Following the publication of yesterday’s letter about an incident involving bigotry and prejudice at a Ridgefield meeting on resettlement of a Syrian refugee family, Wilton’s own organization–the Wilton Interfaith Action Committee (Wi-ACT)–submitted this letter to the editor. The letter says that Wi-ACT’s similar refugee resettlement effort has been free from hearing any community objection with racist or intolerant overtones.
Thank you for publishing Rebecca Darst’s eloquent letter. She had been an active volunteer with Wi-ACT’s refugee resettlement work here in Wilton, and so it comes as no surprise that she is involved in the same important work now underway in Ridgefield with a separate local Ridgefield group. Her letter was about her recent experience with a few very vocal protesters at a public meeting about that work in Ridgefield.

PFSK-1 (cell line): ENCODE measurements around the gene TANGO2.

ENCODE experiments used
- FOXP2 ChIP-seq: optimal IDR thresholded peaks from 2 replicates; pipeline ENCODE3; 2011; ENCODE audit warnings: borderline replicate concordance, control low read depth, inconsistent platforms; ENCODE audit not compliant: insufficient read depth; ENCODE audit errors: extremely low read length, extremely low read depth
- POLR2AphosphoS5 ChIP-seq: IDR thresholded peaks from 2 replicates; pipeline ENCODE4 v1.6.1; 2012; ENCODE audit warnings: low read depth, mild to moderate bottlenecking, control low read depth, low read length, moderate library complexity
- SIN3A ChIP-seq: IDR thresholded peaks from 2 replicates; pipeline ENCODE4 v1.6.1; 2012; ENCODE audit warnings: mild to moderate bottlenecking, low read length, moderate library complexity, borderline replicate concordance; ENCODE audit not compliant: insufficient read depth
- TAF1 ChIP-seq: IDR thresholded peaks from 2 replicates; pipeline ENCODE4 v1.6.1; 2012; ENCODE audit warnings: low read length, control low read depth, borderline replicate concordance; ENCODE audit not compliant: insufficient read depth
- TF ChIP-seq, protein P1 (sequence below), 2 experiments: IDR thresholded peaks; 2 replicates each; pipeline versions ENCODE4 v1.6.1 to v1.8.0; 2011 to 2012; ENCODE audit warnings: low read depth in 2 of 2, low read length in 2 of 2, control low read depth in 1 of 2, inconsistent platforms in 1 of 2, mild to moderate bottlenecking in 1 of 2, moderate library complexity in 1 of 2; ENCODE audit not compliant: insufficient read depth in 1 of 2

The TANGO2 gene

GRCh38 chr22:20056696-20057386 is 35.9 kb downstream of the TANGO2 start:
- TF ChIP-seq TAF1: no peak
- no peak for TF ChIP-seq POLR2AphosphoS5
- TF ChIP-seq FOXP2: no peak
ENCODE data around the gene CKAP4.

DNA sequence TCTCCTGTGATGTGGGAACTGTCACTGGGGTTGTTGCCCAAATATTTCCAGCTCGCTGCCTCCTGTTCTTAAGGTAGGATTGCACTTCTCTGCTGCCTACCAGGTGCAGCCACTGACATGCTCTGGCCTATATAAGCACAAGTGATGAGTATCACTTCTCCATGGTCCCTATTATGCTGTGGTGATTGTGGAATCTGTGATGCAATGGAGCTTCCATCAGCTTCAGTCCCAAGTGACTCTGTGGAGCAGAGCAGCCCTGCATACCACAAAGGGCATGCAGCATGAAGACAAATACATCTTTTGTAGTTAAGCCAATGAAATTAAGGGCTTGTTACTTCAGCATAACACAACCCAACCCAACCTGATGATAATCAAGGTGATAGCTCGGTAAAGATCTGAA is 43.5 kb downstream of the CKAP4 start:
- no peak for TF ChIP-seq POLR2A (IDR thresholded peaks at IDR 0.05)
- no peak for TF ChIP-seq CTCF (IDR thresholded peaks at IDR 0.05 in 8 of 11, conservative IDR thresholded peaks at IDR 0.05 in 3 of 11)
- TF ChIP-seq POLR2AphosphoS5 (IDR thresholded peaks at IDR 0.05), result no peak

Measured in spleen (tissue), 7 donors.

We have been fortunate here in Wilton to be free of that kind of reaction. In fact, to the contrary, Wilton has proven itself to be a wonderfully welcoming community in every respect from Day One of this experience, and for that both Wi-ACT and our family are enormously grateful.
Helping a widow with five young children–a tremendously hardworking, intelligent and caring person who is devoted to her family and who managed to extricate them singlehandedly from the bloodshed in Syria to refugee status in Jordan and then got them through the very rigorous screening process that brought them to America–is a straightforward humanitarian gesture. And which of our families were not at one time immigrants themselves?
Wilton’s welcome is a reflection of our town’s admirable civic virtues, and Wilton can be very proud of the way it is upholding those virtues on the ground with our own family.
The Wilton Interfaith Action Committee (Wi-ACT)